Playing with Wire

With the coming scenic modelling, I decided to pick up some florist wire and see what it was like to try to create a tree-like shape a la Gordon Gravett. Michaels didn’t have the paper-coated stuff that Gordon uses, but they did have big spools of this plastic stuff, and it wasn’t very expensive. So […]

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Crank pin parts

The crank pins for 1120 are much heavier than those of 622, and as a result much easier to fabricate. Most of the time in their fabrication went to tapping them for 0-80 bolts as my tap kept binding when I tried to reverse it out of the holes. Even so, the pieces are tiny, […]

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Bearings

There is a point after you’ve accumulated some hours with a tool or technique when it becomes enjoyable. I think, after five years with the lathe I am finally there. Sure, there will always be parts that will challenge me, but simple ones, like these bearings enable me to get into a rhythm of turning, […]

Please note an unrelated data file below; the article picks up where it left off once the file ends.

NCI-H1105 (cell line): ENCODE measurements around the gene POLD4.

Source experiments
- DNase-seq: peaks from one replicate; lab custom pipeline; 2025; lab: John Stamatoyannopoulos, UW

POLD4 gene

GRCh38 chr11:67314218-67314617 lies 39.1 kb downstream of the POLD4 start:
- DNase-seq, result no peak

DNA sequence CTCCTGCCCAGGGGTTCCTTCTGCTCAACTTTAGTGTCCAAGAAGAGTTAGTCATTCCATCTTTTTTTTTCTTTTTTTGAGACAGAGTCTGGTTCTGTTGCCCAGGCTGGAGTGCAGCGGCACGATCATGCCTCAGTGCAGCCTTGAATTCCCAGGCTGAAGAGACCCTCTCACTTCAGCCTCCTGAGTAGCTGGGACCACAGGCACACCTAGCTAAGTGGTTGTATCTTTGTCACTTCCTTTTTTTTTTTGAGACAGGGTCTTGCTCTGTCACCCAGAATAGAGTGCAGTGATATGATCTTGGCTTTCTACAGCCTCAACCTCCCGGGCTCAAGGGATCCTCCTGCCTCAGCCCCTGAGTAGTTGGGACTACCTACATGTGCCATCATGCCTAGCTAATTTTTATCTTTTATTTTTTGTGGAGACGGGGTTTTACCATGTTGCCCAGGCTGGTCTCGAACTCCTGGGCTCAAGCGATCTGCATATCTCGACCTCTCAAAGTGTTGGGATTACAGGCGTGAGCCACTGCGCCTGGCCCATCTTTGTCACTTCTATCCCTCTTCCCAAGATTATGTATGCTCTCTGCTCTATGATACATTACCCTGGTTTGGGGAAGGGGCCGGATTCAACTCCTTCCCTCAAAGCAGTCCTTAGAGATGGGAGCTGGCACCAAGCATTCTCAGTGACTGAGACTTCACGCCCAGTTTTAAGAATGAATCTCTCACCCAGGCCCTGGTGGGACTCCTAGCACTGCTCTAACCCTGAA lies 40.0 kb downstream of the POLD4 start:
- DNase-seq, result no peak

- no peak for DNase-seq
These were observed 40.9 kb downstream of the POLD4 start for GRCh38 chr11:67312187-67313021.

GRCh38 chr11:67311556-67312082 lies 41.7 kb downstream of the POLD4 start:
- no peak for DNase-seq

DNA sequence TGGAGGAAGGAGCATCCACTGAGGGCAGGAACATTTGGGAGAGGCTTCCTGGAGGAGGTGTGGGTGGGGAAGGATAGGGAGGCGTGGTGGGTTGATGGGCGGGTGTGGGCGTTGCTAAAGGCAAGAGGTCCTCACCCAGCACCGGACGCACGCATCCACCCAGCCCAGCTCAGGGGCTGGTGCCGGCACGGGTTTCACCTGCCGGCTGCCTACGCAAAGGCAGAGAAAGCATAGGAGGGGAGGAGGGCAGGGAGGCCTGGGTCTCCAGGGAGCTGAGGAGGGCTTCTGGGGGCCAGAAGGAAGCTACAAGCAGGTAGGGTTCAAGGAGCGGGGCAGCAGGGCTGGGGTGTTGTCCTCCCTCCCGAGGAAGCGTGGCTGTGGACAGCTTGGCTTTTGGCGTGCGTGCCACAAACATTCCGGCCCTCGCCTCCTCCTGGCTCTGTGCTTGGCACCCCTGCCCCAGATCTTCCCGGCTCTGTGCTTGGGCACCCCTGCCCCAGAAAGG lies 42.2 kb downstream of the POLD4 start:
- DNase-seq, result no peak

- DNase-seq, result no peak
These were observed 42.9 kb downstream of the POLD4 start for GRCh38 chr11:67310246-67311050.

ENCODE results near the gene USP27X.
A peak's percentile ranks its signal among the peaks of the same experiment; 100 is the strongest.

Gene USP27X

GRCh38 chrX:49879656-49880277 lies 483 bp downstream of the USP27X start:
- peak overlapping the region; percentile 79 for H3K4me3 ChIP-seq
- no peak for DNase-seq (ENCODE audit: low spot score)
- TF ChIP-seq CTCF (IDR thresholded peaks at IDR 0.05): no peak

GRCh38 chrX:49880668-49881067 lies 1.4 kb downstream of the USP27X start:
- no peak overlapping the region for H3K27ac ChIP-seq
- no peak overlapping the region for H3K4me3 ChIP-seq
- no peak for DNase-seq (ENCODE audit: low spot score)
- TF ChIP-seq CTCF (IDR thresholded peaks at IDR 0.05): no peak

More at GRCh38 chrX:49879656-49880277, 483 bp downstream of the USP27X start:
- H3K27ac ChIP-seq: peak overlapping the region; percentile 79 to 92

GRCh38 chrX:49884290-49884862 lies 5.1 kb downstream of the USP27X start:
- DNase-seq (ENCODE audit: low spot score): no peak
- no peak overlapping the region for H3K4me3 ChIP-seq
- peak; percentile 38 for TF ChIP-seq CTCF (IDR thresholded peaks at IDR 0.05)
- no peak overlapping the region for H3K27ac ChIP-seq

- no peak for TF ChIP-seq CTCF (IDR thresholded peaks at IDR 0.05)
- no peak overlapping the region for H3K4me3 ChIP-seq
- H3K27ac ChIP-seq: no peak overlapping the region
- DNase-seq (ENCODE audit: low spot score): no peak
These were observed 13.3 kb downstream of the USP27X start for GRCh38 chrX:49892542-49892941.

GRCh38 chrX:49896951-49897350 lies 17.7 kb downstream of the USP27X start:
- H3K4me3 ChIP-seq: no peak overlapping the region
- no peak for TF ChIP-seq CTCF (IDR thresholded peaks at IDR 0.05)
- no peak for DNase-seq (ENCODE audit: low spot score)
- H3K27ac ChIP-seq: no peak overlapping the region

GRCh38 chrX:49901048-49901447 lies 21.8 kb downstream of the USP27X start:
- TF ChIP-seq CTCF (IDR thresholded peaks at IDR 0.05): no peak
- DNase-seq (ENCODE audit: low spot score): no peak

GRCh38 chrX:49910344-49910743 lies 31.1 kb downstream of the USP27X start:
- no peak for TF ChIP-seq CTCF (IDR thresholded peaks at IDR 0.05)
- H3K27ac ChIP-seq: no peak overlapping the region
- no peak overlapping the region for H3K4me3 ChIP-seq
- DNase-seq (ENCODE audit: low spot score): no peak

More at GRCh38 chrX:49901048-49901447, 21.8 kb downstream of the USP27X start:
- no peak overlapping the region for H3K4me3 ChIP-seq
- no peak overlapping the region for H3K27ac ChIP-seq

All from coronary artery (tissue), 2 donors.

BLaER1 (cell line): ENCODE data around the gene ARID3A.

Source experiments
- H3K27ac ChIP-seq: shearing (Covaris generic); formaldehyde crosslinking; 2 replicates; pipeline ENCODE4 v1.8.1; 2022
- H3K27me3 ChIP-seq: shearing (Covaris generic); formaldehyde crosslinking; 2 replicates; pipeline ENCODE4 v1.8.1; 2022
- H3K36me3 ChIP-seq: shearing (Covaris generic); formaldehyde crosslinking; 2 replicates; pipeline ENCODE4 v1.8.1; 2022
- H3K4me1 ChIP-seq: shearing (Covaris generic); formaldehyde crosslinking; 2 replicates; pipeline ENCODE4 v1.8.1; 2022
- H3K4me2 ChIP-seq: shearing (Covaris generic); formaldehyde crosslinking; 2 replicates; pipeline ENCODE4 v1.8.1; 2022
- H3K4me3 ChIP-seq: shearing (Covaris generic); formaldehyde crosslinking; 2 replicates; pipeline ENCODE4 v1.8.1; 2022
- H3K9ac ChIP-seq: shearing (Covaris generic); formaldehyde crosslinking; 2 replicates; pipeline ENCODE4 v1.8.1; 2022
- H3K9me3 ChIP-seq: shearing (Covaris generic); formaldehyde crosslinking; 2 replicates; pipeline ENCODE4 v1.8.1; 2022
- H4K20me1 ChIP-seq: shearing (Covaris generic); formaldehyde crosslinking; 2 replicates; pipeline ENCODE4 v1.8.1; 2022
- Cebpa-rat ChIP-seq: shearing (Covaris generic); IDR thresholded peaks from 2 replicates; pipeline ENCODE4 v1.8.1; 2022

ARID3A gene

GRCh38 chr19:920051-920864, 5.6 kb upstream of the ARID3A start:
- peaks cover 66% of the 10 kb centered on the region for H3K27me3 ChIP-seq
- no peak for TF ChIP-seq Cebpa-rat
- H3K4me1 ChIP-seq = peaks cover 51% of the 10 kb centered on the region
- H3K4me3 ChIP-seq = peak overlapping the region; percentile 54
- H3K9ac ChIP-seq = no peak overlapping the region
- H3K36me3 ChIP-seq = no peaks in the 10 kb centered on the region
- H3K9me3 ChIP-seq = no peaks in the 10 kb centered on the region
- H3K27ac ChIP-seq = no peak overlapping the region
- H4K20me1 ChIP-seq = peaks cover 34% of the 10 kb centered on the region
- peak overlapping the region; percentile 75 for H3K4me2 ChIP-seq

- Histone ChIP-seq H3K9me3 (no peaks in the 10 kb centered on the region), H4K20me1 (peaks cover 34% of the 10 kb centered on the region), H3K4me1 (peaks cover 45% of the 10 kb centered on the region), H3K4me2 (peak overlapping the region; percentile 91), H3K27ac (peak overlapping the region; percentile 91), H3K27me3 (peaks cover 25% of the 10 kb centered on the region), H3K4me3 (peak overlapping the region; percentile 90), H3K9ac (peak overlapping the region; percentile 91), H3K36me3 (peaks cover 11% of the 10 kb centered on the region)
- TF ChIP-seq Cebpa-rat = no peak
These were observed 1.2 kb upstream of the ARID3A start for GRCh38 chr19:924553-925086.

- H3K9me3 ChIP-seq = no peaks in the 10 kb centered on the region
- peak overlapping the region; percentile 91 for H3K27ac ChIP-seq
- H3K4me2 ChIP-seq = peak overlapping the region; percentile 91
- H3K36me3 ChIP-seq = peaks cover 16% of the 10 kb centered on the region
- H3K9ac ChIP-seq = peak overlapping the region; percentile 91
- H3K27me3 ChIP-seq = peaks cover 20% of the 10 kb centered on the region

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Finding the slots

Although, being jig-made, the slots are probably in the same place on the two axles, the question remains: where exactly are they? The right-hand (red is always right in my workshop) end is noticeably off-centre, while the left-hand looks pretty good. Our eyes are fantastic at noticing things that are not straight or centred, but […]

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Slotted axles

Once the jig was made, slotting the axles took a remarkably small number of swipes with the hack saw. Percy’s 1/8″ axles, being made of 316 stainless, were much tougher than this 3mm 12L14 steel axle material from Northwest Short Line. I made a little go-no-go gauge out of a couple of pieces of wire […]

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Axle Jig

Percy helped me determine that a keyed connection between axle and wheel works best for me. I don’t have a milling machine, and so a jig is the only way to make the slots in the axles reasonably precise. My thoughtful wife bought me a four-jaw chuck for the lathe for my birthday, and it […]

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